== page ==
Andy Bockelman: 'Hot Rod' and hot slap-stick comedy

— The new comedy "Hot Rod" plays like a suburban version of a Las Vegas stunt spectacular, but its minimalist set pieces combined with a ridiculously dynamic hero make for a riotous affair.

Rod Kimble (Andy Samberg) is a wannabe daredevil whose dreams of being a legendary stuntman have about as much horsepower as his pitiful moped. For the present, he is content to use his bike to vault over RVs and swimming pools (never actually landing any of these jumps, of course), and to take on his tough stepfather Frank (Ian McShane) in a weekly round of hand-to-hand combat, only to be beaten senseless by him time after time.

Only wanting to earn the old man's respect, he learns Frank's fighting days may be over because he is in need of an operation on his heart. Rod vows to raise the money for the procedure by pulling off an impossible jump, planning to fight Frank the instant he recovers.

"Saturday Night Live" cast member Samberg is side-splitting in his film debut; Rod may be an utter spaz, but Samberg plays the character to such unbelievable lengths it is almost like watching an authentic stuntman.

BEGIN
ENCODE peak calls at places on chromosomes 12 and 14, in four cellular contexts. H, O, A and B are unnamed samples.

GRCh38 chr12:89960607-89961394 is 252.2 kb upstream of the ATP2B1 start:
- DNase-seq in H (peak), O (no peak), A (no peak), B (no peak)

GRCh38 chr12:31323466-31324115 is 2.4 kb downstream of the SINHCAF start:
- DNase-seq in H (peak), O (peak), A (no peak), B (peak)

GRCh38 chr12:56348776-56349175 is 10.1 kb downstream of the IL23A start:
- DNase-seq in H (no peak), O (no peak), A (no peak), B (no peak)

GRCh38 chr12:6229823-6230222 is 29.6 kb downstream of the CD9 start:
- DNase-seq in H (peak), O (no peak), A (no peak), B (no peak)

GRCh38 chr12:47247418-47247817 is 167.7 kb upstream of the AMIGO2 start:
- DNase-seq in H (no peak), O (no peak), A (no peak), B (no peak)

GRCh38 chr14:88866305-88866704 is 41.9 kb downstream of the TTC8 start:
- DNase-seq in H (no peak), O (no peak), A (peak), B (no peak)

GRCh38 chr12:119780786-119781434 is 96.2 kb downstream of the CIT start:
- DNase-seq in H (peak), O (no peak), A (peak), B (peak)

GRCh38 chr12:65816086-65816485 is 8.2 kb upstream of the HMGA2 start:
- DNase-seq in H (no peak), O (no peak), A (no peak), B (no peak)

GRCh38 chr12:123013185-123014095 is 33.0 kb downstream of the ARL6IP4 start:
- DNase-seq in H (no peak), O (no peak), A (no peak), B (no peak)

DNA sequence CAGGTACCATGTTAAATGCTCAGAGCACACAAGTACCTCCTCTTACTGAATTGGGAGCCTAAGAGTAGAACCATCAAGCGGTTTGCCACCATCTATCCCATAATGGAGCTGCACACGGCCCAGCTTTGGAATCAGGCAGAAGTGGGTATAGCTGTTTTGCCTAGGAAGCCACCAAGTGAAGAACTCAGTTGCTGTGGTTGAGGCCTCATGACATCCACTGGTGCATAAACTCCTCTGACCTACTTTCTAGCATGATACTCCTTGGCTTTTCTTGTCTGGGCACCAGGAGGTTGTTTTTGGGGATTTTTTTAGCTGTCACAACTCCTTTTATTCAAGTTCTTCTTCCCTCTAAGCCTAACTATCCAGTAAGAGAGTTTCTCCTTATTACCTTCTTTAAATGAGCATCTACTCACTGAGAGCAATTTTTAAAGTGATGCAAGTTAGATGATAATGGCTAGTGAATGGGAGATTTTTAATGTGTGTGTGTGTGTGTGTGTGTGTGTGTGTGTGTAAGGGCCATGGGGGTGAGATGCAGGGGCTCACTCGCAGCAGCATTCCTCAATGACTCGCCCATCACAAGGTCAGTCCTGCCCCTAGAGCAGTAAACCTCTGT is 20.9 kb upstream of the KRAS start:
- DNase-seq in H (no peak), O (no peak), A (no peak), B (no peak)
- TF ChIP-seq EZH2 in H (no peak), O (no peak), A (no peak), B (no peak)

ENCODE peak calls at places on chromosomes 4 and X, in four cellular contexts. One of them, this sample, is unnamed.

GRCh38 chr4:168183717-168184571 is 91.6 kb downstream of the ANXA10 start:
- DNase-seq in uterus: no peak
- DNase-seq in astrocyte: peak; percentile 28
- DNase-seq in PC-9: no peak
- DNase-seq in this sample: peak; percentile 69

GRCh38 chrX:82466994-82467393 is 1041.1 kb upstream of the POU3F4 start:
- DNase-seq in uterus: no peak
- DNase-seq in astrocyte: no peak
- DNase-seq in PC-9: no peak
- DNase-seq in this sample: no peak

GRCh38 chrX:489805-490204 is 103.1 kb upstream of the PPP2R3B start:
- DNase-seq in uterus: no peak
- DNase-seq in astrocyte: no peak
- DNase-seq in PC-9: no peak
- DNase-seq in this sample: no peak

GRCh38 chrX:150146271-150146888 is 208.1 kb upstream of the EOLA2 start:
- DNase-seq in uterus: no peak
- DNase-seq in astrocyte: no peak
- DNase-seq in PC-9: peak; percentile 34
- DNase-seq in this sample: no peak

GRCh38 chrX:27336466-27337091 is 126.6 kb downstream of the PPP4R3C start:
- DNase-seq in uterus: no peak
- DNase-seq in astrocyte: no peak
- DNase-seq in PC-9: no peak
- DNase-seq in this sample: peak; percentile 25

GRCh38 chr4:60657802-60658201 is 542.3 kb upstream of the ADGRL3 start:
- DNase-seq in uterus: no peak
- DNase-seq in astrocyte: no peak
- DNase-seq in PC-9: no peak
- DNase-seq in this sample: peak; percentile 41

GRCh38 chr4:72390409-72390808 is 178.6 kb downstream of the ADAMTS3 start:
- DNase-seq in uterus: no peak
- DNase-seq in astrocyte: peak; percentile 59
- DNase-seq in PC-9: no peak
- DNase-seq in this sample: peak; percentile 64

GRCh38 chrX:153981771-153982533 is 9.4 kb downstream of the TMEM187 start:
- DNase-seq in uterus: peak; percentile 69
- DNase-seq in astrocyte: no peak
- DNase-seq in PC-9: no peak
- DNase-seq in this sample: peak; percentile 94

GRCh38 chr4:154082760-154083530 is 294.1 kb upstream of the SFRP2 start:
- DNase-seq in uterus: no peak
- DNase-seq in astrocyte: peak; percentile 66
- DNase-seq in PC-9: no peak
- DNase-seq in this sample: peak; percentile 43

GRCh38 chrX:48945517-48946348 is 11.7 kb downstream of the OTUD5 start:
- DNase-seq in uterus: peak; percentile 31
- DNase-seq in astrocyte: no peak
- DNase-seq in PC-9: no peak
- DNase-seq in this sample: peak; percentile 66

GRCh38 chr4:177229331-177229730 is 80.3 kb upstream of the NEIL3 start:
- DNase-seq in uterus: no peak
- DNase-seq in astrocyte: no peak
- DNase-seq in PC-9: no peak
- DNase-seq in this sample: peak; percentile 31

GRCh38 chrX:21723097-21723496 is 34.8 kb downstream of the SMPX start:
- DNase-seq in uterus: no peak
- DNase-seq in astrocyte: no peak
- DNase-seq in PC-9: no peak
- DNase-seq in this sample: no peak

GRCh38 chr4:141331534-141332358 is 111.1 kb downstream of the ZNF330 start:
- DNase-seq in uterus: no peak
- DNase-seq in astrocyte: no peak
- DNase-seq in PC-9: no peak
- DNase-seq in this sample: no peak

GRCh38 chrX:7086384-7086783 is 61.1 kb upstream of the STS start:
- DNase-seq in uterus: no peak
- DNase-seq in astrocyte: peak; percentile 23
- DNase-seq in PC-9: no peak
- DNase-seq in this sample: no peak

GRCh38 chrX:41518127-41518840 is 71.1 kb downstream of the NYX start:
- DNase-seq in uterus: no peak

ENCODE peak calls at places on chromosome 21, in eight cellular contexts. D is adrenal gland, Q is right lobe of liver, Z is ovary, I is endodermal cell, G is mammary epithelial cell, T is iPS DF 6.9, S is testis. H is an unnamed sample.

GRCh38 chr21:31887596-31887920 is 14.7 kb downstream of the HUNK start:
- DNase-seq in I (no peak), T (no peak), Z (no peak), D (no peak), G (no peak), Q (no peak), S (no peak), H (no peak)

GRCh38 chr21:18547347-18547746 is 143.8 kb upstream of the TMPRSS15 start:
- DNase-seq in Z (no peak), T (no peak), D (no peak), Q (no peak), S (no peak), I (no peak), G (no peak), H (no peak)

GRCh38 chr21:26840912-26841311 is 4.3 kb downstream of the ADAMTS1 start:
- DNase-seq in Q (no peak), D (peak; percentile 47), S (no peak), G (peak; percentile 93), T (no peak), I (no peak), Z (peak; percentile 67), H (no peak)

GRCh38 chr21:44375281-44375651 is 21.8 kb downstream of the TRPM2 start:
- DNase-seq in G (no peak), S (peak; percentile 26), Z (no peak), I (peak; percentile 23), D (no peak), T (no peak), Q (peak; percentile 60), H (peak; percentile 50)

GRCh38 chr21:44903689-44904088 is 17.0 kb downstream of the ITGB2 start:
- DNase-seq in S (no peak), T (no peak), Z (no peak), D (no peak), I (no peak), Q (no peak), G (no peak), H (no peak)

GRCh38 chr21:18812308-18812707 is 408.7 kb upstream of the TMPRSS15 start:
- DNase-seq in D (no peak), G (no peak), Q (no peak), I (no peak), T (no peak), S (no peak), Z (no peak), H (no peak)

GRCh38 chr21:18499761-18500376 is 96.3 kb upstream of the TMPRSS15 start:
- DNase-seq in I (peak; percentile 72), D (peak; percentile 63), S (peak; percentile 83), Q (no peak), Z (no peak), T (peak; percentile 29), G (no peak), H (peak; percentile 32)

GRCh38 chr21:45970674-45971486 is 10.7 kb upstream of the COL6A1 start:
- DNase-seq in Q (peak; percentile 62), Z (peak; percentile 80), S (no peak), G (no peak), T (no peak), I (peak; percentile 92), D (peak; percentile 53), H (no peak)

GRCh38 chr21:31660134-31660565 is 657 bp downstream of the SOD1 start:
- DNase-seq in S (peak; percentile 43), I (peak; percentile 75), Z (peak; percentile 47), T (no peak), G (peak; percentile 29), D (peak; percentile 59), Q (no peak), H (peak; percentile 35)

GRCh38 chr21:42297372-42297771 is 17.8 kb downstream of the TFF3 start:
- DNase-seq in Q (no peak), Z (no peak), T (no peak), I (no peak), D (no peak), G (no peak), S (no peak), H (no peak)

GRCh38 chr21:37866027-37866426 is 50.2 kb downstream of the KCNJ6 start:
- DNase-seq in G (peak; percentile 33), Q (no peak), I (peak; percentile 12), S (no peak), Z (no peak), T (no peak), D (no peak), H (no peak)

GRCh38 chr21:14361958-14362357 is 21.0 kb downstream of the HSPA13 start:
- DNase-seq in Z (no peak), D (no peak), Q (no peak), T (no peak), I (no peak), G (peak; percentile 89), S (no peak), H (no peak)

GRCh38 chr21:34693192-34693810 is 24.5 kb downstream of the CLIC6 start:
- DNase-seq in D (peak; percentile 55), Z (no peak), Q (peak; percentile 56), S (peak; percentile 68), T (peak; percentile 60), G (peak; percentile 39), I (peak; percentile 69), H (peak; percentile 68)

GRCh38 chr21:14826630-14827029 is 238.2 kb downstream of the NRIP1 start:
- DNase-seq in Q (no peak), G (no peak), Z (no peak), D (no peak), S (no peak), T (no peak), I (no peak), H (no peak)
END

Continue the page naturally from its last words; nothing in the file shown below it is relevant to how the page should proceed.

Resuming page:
McShane meanwhile, manages to play one of the few dying characters of cinema that gets the audience rooting for the Grim Reaper, making Frank a detestable jerk. Isla Fisher is somewhat underplayed as Denise, Rod's neighbor and lifelong crush, who inexplicably enjoys hanging out with him and his "stunt crew," a motley group comprised of his geeky stepbrother Kevin (Jorma Taccone) and their bungling friends Dave and Rico (Bill Hader and Danny R. McBride).

Lending some clout to the cast is Sissy Spacek as Rod's mother, Marie, who seems to be oblivious to the fact that her elder son is subjected to more body blows than an entire hockey team.

Having been one of the bright spots of "SNL" with their uniquely styled Digital Shorts, including "Lazy Sunday," "Laser Cats," and the infamous "A Special Christmas Box" (better known to fans by another name), Samberg and "SNL" collaborators Taccone and Akiva Schaffer (director of "Hot Rod") show they can maintain laughs for more than a period of a few minutes.

The trio, also known as The Lonely Island, takes inspiration from many '80s movies, particularly in the delicate art of the training montage, most sequences of which involve Rod hitting his head and vomiting.

Granted, this kind of material makes "Hot Rod" seem like "Jackass" with a script, but just like the work of any stuntman, the key is not to overthink it.

Admittedly, if watching idiots get hurt is not what you find funny, the film will have no appeal whatsoever, but otherwise, it is certain to bring about a few chuckles, especially at points when Rod zooms across ramps that look as though they were constructed by a 10-year-old.

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